Performing the Jewish Archive

AHRC logo

York logo

Sydney logo

Madison logo

Sign up for our mailing list.



Latest Tweets

Conference, Collaborations, Coffee & Cake

David Fligg with Fritz Trümpi holding his new book, outside of MDW, Vienna.

David Fligg (PtJA Project Consultant) was a guest speaker at Vienna’s University of Music and Performing Arts (MDW) in February. His paper, ‘Gideon Klein – Musical Rupture and Jewish Migration’ was part of the ‘Musical Cultures of the Habsburg Monarchy and its Successors States’ conference, hosted by the University’s Department of Musicology and Performance Studies.

Drawing on archival documents, David’s paper investigated how the avant-garde artistic circles in Prague during the post-Habsburg Empire period affected Klein’s cultural aesthetic, and how Klein responded artistically to the erosion of personal freedoms under Nazi occupation. “In the debate that followed,” says David, “there was some argument about the phrase ‘Jewish migration’ in my paper’s title, and whether it was an appropriate term when discussing the fate of Klein and others in a similar situation. Various substitutes were offered,” muses David, “but I can’t help feeling, and as I pointed out, that semantic musings on this issue, within the bubble of academia, would have been of little solace to those on the brink of catastrophe.”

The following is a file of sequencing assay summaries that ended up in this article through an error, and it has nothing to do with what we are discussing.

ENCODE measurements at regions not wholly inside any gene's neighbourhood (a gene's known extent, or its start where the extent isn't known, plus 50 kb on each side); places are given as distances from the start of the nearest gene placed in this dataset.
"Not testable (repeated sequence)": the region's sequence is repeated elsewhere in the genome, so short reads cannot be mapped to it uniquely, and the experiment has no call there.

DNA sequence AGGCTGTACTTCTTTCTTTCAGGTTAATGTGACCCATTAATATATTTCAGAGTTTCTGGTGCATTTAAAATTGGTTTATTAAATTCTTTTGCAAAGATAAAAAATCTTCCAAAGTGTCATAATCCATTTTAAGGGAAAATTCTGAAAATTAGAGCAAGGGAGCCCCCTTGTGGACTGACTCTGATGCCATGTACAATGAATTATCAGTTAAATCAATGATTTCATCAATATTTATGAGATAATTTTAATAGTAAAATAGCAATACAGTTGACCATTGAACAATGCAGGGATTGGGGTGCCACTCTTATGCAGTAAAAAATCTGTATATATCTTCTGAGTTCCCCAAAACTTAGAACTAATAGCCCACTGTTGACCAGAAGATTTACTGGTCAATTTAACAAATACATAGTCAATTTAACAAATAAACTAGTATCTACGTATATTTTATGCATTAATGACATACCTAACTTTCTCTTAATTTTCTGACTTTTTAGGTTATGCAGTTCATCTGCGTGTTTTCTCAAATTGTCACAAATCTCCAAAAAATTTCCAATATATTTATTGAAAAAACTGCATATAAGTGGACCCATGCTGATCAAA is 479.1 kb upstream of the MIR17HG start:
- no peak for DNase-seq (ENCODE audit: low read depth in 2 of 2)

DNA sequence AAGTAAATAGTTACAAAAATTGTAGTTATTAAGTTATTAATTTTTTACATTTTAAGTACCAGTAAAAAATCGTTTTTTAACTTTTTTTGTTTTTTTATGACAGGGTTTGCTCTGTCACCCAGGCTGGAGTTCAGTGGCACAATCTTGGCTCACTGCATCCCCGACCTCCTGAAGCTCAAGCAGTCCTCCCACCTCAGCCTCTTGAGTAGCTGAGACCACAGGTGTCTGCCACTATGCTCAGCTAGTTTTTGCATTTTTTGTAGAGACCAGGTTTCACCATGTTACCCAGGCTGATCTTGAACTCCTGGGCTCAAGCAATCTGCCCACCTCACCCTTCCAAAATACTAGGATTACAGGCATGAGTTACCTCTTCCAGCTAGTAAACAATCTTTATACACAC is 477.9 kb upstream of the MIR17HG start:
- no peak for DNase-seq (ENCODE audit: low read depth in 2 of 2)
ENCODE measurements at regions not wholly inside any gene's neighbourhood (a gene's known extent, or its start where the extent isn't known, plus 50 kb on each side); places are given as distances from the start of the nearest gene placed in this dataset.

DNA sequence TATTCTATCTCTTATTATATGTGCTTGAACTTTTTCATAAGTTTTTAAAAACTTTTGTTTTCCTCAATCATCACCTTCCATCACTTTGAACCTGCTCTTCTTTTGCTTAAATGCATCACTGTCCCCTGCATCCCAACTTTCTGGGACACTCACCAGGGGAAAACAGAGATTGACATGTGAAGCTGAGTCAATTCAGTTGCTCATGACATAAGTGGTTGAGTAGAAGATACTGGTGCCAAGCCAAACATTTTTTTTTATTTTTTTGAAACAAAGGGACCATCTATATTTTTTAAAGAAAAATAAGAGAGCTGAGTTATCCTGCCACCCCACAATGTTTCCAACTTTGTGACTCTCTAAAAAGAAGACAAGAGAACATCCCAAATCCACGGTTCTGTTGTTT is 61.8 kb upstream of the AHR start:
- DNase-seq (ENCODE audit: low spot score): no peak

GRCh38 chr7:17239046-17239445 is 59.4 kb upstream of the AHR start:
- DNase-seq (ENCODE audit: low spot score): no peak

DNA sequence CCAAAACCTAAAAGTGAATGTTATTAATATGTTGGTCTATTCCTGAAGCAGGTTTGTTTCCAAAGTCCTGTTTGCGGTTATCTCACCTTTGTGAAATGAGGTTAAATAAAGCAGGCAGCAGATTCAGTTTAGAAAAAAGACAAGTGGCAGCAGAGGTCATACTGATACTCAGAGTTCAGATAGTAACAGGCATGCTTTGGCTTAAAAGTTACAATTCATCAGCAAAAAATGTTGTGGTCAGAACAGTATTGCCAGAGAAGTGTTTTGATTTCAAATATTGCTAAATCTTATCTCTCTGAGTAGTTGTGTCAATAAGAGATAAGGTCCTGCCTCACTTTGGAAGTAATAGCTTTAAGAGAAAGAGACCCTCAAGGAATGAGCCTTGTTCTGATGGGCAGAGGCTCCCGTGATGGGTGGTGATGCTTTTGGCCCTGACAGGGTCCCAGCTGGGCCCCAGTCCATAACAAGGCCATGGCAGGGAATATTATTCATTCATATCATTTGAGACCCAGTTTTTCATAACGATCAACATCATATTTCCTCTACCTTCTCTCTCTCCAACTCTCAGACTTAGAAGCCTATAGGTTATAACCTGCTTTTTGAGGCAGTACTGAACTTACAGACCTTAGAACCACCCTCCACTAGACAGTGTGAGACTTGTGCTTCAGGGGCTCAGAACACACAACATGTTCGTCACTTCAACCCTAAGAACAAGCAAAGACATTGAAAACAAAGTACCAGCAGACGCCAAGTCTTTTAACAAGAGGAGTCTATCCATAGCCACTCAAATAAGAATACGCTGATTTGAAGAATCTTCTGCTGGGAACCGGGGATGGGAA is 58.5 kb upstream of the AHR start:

The co-convenor of the conference, Fritz Trümpi, with whom David is planning future collaboration, is the author of the recently-published and much-praised book ‘The Political Orchestra: The Vienna and Berlin Philharmonics during the Third Reich’ (University of Chicago Press).

David was also able to spend some time with the singer Elizabeth Hagedorn, whose memorable performances of music by Wilhelm Grosz concluded the PtJA’s Out of the Shadows festival in Madison last year. “Not only did we plan upcoming work in the Czech Republic, but I’m eternally grateful to Elizabeth and her husband, the conductor Andreas Stoehr, for introducing me to the delights and gastronomic wonders of one of Mahler’s watering-holes, Café Schwartzenberg!”

 

 

 

This entry was posted in News.

© Copyright Leeds 2017